FeminismoPornoPunk – Documentary still from Public domain porn version (2008)

Catalan Theater Directory Roger Bernat staged Public Domain in 2007. The underlying notion being to eliminate the audience/actor distinction.

[Public Domain] is (like) a life-size board game in which the spectator is more than just a pawn. Theatre-maker Roger Bernat assembles a group of people – the audience – on a square. Who are they, where do they come from and what is their relationship to each other? They walk across the square while listening to a series of questions and instructions on their headphones. Some are more innocent than others. The same can’t be said for the result; through the participants’ simple movements, small groups start to form in the audience. These micro communities expose underlying social patterns and tell a tale that Bernat carefully orchestrates. While [Public Domain] starts off looking like a 3D poll brought to life, the project ends up transforming into a bizarre fiction.

Maria Llopis reimagined Bernat’s concept as DIY porn for the Beatriz Preciado curated Arteleku in Donostia, Spain one year later.

I’m an extremely sexual person. However, I’m also aware that as someone who passes for straight, white and cismale–although I would never claim any of those terms in self-identification–I experience a degree of privilege.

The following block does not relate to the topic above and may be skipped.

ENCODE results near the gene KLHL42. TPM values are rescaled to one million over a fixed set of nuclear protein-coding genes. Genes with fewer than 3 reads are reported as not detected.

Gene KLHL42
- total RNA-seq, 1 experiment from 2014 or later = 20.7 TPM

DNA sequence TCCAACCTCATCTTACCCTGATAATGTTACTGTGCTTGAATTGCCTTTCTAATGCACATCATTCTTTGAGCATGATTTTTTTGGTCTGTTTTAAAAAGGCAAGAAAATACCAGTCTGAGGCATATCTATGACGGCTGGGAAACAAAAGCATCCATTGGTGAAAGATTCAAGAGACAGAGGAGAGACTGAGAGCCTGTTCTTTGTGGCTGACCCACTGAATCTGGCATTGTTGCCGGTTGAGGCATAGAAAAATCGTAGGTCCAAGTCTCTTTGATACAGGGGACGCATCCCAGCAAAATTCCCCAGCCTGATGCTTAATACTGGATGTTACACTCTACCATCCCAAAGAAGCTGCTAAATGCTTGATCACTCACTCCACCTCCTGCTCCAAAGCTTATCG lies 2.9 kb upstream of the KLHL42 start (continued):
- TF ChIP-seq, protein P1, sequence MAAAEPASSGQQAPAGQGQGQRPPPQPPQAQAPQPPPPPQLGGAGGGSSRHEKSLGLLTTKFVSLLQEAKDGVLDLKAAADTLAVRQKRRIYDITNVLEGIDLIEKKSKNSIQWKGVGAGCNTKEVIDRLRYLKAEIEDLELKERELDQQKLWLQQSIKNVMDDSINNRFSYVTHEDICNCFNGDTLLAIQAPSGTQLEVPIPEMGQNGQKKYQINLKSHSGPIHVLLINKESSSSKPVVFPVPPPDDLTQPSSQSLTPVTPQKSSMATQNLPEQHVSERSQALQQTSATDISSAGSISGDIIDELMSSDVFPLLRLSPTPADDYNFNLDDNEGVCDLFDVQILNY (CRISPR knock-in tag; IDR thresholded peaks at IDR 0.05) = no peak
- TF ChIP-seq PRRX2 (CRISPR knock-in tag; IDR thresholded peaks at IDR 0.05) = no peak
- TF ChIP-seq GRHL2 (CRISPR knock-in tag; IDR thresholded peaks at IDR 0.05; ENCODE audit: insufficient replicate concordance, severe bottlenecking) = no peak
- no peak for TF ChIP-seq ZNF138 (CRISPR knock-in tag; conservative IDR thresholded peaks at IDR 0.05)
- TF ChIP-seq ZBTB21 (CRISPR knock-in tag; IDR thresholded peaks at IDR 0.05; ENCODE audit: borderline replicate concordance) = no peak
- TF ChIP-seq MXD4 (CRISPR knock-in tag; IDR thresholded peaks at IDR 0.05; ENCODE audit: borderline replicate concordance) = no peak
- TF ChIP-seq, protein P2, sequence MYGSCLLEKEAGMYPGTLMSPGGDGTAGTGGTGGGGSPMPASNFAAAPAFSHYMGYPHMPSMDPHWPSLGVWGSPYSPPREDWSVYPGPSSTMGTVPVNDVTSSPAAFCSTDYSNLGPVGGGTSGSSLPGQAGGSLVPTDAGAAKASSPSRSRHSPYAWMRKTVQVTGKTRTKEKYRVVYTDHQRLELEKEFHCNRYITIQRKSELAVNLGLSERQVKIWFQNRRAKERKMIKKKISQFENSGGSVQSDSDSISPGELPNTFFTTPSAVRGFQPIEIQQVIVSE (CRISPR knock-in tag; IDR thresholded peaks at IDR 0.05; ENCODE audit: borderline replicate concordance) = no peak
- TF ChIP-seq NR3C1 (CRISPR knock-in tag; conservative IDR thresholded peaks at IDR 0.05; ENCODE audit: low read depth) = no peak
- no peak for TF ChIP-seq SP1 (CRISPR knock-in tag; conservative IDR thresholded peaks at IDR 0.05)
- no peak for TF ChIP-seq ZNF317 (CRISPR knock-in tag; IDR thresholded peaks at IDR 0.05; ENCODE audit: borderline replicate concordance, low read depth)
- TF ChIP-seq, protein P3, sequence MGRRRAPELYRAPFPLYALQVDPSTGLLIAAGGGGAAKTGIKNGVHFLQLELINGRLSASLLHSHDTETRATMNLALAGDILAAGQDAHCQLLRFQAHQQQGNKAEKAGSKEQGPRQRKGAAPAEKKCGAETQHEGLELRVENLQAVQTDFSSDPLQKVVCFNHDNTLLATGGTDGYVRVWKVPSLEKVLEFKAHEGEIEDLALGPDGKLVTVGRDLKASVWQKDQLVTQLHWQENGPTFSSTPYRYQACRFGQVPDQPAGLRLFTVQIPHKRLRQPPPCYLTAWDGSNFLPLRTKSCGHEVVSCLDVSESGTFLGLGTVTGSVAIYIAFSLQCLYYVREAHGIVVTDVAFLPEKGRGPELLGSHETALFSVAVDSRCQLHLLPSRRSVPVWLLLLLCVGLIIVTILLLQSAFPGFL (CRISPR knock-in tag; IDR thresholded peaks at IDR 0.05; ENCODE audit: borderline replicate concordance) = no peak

As someone who passes, it’s assumed that I fit squarely into the cismale heteronormative default. I don’t though. I care very much for others’ autonomy in self-identification but the truth is I’ve never found label words especially useful. About the only label I don’t dispute is the distinct of being a ‘switch’ on the D/s spectrum.

It’s difficult to lack a readily available means of expression. On the one hand I want to distinguish myself from what I may be perceived as being by others. But how do I do that in a way that isn’t appropriative at the same time as also not being entirely fucked up and entitle?

I can’t say I’ve discovered anything that works. But I have definitely learned the importance of safe spaces–and not just safe spaces for me but spaces that are safe for myself and inclusive and safe for others, too.

At present this fits the form of a tweak to the ubiquitous Golden Rule: do unto others only as the would of their own free will and volition do unto you. (Being that I am on the autism spectrum, this isn’t the most effective coping mechanism…)

The above image suggests several things:

  1. I can’t look at this and not flashback to that scene in The East where the anarchist kids are playing spin the bottle. It strikes me that there’s huge overlap between that space in the one above; an emphasis on  intimacy, connection and using consent and negotiation/re-negations to test/push through largely arbitrary boundaries. (It’s also enormously helpful–not to mention fucking wonderful–that The East includes a queer perspective!)